Great pics, and link! Thanks.
Wow, subtle difference! So when the LSDs go, it's because the clutch plates have worn out? . . .
The plates themselves are not in contact with each other (at least they're not supposed to be), so normally they don't wear out. However, the plates are very close to each other and are perforated. There's a special viscous fluid between the plates. Alternating plates are attached to one side gear and to the differential case. When they turn at different speeds, which happens when one wheel spins relative to the other, the fluid between the plates heats up due to the "shearing" effect between the plates. As a result, the fluid "gels". Because the gelled fluid is not only between the plates but through the perforations, when it becomes stiff it resists the relative movement of the alternating plates.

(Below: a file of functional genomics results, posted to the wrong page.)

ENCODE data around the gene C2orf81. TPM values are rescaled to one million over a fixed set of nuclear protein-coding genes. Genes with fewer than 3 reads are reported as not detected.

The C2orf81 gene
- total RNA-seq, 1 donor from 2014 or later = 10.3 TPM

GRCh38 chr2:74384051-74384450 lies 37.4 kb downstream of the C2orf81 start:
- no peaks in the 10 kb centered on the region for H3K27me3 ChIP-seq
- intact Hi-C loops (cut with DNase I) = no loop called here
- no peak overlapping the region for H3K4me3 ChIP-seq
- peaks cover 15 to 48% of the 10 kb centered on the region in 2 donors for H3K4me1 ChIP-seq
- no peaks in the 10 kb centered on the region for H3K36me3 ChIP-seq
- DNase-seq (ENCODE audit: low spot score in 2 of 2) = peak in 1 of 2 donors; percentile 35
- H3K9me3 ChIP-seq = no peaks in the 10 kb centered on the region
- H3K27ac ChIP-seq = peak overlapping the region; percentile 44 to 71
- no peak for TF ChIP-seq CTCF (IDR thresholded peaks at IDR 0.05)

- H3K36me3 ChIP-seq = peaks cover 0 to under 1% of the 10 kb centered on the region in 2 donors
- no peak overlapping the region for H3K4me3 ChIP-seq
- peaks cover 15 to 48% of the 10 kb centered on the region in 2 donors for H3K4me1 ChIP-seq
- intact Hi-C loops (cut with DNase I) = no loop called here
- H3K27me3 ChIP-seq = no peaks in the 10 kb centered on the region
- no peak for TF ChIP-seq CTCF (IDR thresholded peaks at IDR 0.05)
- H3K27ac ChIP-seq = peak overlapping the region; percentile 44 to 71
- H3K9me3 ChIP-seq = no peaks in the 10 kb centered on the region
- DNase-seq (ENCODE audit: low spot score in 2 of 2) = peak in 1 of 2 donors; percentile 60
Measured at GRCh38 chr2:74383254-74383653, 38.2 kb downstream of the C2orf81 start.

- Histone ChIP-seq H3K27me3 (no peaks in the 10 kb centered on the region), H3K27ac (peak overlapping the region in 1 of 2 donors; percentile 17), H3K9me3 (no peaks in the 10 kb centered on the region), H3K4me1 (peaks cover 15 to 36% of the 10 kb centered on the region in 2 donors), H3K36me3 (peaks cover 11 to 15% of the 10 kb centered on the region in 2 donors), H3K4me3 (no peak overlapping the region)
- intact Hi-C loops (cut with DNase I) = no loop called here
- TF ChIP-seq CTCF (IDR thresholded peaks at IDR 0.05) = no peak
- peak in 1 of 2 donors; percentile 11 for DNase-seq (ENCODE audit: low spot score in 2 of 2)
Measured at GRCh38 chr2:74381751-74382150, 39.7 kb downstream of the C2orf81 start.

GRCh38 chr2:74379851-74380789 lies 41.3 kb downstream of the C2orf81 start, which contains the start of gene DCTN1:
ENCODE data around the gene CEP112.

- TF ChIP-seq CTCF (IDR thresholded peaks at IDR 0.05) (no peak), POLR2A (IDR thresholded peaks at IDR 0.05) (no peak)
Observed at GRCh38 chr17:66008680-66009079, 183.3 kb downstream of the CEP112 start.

I believe the most common failure in the V-LSD is the seals, which separate the plate area from the rest of the differential. (It's that extended "housing" to the left of the crown gear in the pics.) Once the seals go, and the viscous fluid either leaks out, or becomes mixed with the gear oil in the differential, the gelling effect is lost. Loss or mixing of fluid could happen very slowly over a long time. The seals might still cause the drag that leads to both wheels turning in the same direction when manually rotated, but the LSD won't be effective.
See also the attached description from my 2007 FSM, and http://en.wikipedia.org/wiki/Viscous_coupling_unit
, which has photos of the plates (not Subaru LSD but essentially the same idea).
(p.s., woops, see I doubled with no64terry).